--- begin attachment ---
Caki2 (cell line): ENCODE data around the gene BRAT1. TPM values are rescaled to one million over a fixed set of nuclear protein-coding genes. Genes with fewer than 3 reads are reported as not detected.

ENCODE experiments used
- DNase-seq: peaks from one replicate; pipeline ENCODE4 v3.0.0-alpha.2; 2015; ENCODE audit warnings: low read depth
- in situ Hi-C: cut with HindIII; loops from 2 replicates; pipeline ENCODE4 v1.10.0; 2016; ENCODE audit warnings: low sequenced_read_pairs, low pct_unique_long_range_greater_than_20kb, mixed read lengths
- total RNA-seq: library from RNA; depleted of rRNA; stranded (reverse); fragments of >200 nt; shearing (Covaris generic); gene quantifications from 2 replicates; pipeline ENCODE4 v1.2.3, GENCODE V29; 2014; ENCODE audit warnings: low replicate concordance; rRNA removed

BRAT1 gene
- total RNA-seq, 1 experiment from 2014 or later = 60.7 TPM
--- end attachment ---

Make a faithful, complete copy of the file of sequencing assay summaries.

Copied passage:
Caki2 (cell line): ENCODE data around the gene BRAT1. TPM values are rescaled to one million over a fixed set of nuclear protein-coding genes. Genes with fewer than 3 reads are reported as not detected.

ENCODE experiments used
- DNase-seq: peaks from one replicate; pipeline ENCODE4 v3.0.0-alpha.2; 2015; ENCODE audit warnings: low read depth
- in situ Hi-C: cut with HindIII; loops from 2 replicates; pipeline ENCODE4 v1.10.0; 2016; ENCODE audit warnings: low sequenced_read_pairs, low pct_unique_long_range_greater_than_20kb, mixed read lengths
- total RNA-seq: library from RNA; depleted of rRNA; stranded (reverse); fragments of >200 nt; shearing (Covaris generic); gene quantifications from 2 replicates; pipeline ENCODE4 v1.2.3, GENCODE V29; 2014; ENCODE audit warnings: low replicate concordance; rRNA removed

BRAT1 gene
- total RNA-seq, 1 experiment from 2014 or later = 60.7 TPM